As the pressure gauge dipped to one bar we saw the first of our top-up stations – the H2 South Tyrol facility – which both makes and distributes hydrogen on site.

There are those that argue alternative energy is irrelevant if its production relies on non-renewables, but thanks to Europe's extensive wind, solar and HEP power grid, H2 manufactures hydrogen using electricity from renewable sources and at off-peak rates.

Our gas was both cheap and clean from water, through hydrolysis to oxidation and back to water. Australia could benefit from examples such as the South Tyrol site. In Australia we are spoiled with abundant space and sunlight, and renewable energy poses fewer challenges to our nation than many others who are already proving it works.

The process of making hydrogen from water also produces oxygen, which H2 releases to the atmosphere. Not only is the facility producing a sustainable, clean power source, it was even improving the northern Italian air quality.

We bid farewell to the centre and headed for the hills, and climbing into the mountains gave us an opportunity to appreciate the majesty of the Alps.

The sheer rock faces glowed in the late summer sun and it was comforting to imagine that the raw source of energy for our car lay in the stunning lakes and rivers, instead of many miles underground.

Time for one more top-up before tackling the steepest part of our trip and the Passo di Pennes, which would take us to above 2200 meters and on into Austria.

Unlike naturally aspirated engines, the hydrogen fuel-cell is largely unaffected by altitude and takes a bit of alpine motoring in its stride. As pre-production prototypes, one of our fleet lacked the powertrain-maps for dealing with thinner air, but two vehicles that had been prepared hauled through the winding pass with ease.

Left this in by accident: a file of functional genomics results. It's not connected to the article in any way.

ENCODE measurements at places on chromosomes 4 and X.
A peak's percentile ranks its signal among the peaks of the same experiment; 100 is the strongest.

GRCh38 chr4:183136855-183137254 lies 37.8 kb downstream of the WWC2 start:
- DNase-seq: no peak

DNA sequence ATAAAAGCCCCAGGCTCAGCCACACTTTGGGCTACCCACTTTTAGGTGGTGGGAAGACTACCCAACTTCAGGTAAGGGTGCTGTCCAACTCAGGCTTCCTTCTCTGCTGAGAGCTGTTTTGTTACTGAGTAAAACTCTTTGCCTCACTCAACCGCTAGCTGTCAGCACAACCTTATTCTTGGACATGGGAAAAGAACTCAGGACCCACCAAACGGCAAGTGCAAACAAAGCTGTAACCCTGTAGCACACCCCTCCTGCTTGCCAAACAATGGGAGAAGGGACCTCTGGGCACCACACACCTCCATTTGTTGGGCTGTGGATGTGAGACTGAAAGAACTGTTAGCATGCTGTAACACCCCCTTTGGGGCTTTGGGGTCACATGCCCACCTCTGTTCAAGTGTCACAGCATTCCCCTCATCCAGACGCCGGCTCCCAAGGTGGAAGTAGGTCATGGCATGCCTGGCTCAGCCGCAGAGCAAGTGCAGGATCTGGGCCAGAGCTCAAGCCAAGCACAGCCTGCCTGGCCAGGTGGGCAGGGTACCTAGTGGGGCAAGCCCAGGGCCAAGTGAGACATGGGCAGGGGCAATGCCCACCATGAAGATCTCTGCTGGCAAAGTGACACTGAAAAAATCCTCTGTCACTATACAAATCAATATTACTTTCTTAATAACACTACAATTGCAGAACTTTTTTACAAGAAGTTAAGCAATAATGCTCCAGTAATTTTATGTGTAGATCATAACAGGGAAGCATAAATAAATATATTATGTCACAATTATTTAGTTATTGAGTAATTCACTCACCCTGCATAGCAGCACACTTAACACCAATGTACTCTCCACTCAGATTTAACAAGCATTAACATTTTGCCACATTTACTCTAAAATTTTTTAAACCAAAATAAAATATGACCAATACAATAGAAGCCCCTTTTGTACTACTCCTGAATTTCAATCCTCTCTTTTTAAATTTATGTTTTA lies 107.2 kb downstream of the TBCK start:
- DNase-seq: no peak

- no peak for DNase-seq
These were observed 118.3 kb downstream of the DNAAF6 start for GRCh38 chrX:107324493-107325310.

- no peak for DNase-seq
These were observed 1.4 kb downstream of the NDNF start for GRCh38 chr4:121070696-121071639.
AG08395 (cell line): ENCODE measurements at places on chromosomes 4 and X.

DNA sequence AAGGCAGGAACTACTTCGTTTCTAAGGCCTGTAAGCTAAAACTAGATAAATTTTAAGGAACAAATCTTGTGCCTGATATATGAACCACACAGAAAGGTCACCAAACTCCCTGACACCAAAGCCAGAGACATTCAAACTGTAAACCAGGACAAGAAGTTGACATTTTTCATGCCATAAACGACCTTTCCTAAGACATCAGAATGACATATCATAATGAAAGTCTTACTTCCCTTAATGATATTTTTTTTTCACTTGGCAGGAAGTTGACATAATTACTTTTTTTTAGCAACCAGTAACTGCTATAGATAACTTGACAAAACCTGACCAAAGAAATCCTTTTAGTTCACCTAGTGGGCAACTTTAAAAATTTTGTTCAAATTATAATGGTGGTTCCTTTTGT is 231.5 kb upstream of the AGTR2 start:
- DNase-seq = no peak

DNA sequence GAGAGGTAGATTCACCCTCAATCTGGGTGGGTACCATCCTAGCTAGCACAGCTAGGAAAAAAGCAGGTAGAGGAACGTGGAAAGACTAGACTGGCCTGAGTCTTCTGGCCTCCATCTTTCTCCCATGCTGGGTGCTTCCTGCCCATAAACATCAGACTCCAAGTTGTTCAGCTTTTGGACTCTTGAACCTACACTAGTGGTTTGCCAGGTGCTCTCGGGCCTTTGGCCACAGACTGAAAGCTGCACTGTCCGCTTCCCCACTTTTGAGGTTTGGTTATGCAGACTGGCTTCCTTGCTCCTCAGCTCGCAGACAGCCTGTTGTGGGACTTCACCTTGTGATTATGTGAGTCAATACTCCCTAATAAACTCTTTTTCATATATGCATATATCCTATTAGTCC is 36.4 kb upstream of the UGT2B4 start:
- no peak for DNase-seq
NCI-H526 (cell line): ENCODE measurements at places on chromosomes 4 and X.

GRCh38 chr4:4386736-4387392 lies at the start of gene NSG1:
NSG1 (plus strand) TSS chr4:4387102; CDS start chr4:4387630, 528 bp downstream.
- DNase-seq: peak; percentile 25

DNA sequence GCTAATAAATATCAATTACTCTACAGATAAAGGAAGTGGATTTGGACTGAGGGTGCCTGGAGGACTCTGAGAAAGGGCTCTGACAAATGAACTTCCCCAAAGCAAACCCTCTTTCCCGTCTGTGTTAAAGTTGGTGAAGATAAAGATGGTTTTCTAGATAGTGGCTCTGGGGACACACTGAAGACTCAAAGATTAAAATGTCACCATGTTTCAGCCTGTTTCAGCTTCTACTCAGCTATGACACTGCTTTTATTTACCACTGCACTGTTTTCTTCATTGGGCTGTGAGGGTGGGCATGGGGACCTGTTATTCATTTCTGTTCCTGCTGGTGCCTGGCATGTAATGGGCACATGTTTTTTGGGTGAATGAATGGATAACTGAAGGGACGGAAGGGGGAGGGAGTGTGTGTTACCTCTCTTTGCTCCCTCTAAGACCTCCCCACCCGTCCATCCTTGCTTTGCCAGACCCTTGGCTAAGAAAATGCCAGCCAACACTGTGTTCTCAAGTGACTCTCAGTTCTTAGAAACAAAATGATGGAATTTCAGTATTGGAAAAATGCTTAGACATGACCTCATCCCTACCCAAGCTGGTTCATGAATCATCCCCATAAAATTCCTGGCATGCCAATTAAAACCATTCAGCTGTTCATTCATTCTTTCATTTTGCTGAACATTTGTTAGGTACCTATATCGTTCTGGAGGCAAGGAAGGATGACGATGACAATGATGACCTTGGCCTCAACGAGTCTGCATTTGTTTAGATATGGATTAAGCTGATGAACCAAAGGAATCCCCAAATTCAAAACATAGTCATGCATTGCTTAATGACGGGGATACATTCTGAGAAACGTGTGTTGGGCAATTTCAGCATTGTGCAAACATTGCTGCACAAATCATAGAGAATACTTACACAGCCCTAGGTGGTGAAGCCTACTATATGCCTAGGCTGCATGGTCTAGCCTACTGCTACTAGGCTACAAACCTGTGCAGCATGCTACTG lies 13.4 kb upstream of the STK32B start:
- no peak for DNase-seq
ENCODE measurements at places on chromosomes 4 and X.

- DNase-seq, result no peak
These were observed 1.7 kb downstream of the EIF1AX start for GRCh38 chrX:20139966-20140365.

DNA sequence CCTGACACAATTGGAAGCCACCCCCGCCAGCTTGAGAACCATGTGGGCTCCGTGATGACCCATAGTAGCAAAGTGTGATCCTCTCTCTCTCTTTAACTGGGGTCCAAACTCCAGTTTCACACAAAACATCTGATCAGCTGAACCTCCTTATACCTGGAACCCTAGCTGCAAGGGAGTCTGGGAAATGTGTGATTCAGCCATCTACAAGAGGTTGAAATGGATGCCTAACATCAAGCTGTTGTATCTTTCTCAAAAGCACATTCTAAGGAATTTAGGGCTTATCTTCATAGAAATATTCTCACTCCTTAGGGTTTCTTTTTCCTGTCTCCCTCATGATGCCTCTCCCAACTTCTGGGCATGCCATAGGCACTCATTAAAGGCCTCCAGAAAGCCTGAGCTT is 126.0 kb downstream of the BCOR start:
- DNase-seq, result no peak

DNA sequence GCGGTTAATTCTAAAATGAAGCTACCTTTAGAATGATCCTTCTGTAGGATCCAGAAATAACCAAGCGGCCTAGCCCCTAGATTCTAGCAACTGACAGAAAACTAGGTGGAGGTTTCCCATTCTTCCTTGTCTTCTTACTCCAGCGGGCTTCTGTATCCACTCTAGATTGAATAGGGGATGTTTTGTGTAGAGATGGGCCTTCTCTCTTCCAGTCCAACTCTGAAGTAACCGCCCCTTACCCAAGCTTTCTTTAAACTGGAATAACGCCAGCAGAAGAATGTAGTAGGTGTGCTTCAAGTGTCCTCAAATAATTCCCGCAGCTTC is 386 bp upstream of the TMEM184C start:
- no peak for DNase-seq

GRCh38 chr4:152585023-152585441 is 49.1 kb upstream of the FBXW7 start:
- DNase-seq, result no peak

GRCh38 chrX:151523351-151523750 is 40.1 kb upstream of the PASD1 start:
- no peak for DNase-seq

After a moment to stop at the summit, take in some bracing air (that was unspoilt by our cars) and the breathtaking scenery, we headed down the other side of the range into Austria.

The ix35 Fuel Cell does employ regenerative braking to recoup some energy and extend range but we would have liked to experience a more aggressive recovery. One of the satisfying things about driving an electric car is an almost compulsive desire to be efficient.

A blast over the mountains in something mid-engined and Italian would have us trying to use as much petrol as possible, but the Hyundai made us strive for frugality.

Despite our efforts to save fuel, another pit-stop was necessary as we rolled out of the stunning mountains and into surrounding flatter terrain.

Filling the ix35 couldn't be simpler. The re-gassing system may operate at 700 bar but it is standardised and universal no matter where you find a hydrogen station, and is every bit as straightforward as filling up with petrol. Correction – it is easier.

Flip the fuel cap and dust guard, connect the coupling, wait for the green light and hit the start button. After about three minutes your composite fuel tank is filled with 5.67kg of the universe's lightest element and you are good to go for about another 500km – provided you aren't tackling mountains.

With 100kW on tap, one of the world's first mass-produced fuel-cell vehicles isn't the fastest but neither is it the laziest and as we passed into Germany from the Austrian Alps we found a chance to stretch our legs on the Autobahn.

Even with two people and a fair payload of gear, we managed to crack a respectable 180km/h and with only expected levels of wind and tyre noise. Its electric powertrain produces no noise at speed and only the customary, satisfying whine when pulling away.

One final fill up before the big smoke and we were nearly done with our time in the ix35 Fuel Cell. At 90c per 100g, hydrogen works out at a comparable cost to conventional fuels, but we would happily pay a premium for an energy source that is so clean and compromises nothing in convenience.

As we rolled into our Frankfurt accommodation, we felt both a sense of sadness that we would have to alight our green SUVs for the last time, but also a feeling of optimism and positivity.

Do hydrogen fuel-cells work as an alternative to the internal combustion engine? Over the course of three days, we had driven 1000kms, carried luggage and people up mountain and down dale, refilled four times and never spent more than five minutes at the pump. Emphatically, we say yes.

With vital government support, the collaboration of manufacturers and an infrastructure tipping point, there is no reason that hydrogen power should be canned in Australia.